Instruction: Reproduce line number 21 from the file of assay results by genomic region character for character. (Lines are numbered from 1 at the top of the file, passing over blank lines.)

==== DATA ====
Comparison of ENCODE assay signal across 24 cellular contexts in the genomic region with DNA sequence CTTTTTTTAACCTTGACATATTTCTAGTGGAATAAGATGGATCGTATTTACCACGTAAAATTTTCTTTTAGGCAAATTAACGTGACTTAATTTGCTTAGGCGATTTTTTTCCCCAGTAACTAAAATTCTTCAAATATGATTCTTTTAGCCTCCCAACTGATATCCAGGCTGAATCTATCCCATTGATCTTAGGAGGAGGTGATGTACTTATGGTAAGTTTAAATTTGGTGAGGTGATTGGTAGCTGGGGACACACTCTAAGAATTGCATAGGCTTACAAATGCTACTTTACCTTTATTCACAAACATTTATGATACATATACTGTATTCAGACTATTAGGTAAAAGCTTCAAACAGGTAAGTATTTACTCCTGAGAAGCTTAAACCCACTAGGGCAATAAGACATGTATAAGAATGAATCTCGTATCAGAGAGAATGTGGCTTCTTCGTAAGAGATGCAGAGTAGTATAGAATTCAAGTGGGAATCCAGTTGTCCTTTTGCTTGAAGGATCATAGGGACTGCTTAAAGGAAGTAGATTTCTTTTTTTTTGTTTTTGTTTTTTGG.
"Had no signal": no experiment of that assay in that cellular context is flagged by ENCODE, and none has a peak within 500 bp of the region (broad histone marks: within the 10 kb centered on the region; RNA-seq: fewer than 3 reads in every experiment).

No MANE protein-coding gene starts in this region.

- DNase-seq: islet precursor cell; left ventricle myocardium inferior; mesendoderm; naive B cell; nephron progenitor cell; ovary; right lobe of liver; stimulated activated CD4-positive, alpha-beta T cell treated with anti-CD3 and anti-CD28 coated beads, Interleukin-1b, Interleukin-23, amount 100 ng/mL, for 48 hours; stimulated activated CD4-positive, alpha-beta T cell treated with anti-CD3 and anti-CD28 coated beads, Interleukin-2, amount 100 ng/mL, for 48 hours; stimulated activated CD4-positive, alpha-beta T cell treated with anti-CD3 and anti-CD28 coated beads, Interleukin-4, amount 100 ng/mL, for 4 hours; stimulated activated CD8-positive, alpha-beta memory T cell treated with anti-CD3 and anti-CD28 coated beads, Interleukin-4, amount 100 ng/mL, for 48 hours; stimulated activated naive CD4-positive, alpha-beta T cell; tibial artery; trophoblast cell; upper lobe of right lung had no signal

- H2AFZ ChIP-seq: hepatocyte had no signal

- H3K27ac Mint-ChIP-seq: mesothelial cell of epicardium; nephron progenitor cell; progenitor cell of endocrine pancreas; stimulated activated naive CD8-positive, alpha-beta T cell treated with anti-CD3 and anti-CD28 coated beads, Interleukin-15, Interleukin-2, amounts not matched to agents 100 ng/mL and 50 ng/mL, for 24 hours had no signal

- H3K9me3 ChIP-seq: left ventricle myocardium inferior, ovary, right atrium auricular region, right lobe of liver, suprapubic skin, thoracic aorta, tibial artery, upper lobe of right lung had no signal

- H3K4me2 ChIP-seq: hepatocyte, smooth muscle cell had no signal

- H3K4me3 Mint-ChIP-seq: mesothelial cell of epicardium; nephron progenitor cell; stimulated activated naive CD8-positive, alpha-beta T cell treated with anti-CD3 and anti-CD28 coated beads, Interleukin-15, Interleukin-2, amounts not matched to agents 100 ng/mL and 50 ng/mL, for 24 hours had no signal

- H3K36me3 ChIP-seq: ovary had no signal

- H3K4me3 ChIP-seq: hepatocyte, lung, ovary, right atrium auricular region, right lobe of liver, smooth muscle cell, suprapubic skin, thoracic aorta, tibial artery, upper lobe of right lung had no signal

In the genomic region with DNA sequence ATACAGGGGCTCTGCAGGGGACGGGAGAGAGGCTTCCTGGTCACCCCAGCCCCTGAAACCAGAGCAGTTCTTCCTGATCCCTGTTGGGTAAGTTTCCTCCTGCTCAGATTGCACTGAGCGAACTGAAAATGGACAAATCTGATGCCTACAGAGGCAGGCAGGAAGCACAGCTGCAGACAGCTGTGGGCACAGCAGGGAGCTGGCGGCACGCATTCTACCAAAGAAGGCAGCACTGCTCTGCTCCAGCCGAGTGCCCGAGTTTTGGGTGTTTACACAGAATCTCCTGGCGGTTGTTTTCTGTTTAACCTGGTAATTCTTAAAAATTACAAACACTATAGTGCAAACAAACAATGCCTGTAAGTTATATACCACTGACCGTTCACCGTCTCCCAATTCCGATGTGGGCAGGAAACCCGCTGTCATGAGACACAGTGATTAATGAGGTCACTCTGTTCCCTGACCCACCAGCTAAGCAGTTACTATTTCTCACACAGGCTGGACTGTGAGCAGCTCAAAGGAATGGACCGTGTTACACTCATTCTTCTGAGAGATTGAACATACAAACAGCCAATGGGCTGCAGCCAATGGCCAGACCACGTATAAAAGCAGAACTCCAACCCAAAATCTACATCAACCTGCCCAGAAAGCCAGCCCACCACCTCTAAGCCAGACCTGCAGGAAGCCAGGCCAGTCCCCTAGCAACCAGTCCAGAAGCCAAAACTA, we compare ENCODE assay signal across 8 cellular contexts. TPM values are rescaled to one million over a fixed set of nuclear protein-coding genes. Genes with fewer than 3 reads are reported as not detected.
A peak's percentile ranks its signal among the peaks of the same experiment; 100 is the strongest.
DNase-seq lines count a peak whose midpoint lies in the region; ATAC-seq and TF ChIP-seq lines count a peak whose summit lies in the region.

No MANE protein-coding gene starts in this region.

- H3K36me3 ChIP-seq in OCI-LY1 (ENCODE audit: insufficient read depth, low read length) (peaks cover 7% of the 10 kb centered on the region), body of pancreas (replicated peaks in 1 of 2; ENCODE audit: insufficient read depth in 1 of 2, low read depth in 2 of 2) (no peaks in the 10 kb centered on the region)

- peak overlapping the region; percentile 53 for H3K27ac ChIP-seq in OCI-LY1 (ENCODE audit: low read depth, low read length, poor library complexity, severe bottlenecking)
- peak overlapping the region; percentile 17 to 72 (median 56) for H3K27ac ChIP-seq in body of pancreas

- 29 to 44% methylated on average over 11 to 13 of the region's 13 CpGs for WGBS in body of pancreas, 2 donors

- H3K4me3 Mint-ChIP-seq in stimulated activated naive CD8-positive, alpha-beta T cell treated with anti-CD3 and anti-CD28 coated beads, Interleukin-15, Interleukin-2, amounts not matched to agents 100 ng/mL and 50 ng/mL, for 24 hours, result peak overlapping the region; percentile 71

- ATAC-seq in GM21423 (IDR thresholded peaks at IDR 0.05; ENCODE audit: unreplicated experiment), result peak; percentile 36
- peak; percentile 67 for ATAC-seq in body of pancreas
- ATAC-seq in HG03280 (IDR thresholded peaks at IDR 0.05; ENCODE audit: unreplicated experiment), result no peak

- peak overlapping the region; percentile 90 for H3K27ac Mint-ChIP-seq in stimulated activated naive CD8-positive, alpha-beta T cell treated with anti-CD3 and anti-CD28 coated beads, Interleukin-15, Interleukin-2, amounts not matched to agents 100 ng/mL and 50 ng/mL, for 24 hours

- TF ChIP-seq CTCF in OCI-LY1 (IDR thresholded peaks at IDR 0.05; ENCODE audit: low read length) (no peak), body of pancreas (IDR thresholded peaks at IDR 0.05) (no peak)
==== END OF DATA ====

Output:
- ATAC-seq in GM21423 (IDR thresholded peaks at IDR 0.05; ENCODE audit: unreplicated experiment), result peak; percentile 36